One of the local waste companies held a computer recycling day today. Anyone was allowed to drop off any computer equipment and most electronic equipment for recycling, at no charge. We always have some old computer equipment lying around and I feel guilty just throwing it out to clog our landfills. So I loaded up the car with some old stuff and drove it to the event. In addition to the broken MicroTek scanner and the old Sun workstation I dropped off our old Power Mac 4400.
The 4400 brings back some interesting memories. Back in the late 90's we needed to replace our old and slow mac with something a bit newer and faster. I read about the 4400 and paid a visit to the local CompUSA store to see one for myself. Much to my surprise there was someone at the store that seemed knowledgeable about the machine and was able to answer all my questions. That has never happened to me in a CompUSA before or since. Turned out the guy worked for Apple and not CompUSA (despite the fact he was wearing a CompUSA shirt). My primary concern, of course, was the need for more memory. I'm convinced that every prepackaged computer on the planet is build with insufficient memory and it is always necessary to at least double the amount of memory after purchase. This was true for the 4400. So about a week after buying it I went back to CompUSA to get more memory. Unfortunately my friendly Apple salesman in disguise was no longer there. I went up to the "upgrades" desk and made my request, then was presented with two memory sticks and a bill for lots of money. I paid my money and brought them home, opened up the case and discovered that the sticks didn't fit. They were the right size but the notch on the board was in the wrong place. Further research revealed that I had been sold 5 volt memory when I needed 3.3 volt memory. So I went back to CompUSA to "discuss" the matter with them. After waiting in line at the returns desk I then waited in line at the upgrades desk. I explained to the salesman what I needed, he didn't understand, he sought help, he tapped away on his computer, he thumbed through catalogs, I thumbed through catalogs, and eventually we found what I needed. Whereupon he said "oh that. We don't carry that." So I did what I should have done from the beginning: ordered it on-line.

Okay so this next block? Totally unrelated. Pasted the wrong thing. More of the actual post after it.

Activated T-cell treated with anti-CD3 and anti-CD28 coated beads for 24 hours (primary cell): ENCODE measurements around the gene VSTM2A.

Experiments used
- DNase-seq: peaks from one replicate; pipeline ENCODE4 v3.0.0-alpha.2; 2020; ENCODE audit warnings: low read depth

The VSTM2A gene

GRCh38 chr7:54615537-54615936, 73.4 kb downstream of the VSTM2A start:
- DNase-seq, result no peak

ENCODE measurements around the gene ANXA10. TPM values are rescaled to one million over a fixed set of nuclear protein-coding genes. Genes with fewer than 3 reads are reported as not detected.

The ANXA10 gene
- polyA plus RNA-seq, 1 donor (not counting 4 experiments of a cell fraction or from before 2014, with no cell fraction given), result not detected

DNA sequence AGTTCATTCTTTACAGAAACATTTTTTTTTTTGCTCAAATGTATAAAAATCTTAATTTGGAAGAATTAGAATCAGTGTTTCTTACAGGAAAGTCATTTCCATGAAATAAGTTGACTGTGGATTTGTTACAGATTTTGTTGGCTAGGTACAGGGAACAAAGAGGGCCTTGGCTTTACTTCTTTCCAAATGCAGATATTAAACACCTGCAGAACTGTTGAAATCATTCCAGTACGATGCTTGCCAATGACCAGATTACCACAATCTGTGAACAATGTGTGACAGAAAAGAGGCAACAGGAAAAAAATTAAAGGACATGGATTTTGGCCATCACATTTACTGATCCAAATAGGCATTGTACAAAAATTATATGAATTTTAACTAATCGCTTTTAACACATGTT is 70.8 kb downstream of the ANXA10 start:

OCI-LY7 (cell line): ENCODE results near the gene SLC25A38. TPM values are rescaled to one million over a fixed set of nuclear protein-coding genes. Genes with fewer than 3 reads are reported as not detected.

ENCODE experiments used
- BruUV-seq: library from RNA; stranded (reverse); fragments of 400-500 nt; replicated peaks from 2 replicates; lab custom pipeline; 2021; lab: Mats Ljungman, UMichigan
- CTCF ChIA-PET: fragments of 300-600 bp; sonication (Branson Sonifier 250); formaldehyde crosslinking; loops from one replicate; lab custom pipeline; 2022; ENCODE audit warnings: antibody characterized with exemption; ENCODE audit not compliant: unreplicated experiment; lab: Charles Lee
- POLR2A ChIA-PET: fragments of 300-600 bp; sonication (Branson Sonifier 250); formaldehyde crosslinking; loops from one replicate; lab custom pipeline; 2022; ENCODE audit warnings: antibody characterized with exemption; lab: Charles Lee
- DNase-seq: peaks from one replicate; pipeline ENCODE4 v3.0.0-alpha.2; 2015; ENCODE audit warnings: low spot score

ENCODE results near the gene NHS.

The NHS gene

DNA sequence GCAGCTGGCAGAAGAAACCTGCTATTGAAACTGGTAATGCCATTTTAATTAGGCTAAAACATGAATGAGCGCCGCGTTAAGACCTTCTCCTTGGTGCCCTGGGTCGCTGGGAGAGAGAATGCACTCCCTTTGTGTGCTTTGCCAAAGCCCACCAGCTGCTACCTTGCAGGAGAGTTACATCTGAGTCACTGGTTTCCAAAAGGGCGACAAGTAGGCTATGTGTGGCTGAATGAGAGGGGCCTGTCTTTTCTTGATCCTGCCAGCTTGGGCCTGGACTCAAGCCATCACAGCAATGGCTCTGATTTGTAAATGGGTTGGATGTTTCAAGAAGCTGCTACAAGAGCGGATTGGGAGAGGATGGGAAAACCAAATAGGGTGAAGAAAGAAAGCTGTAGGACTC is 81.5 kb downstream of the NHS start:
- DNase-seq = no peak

So now that the 4400 is in a recycling bin I am left with my memories and one lingering concern. Did I do more damage to the planet by burning fossil fuel to drive these things to the recycling center than I would have if I had just thrown them out?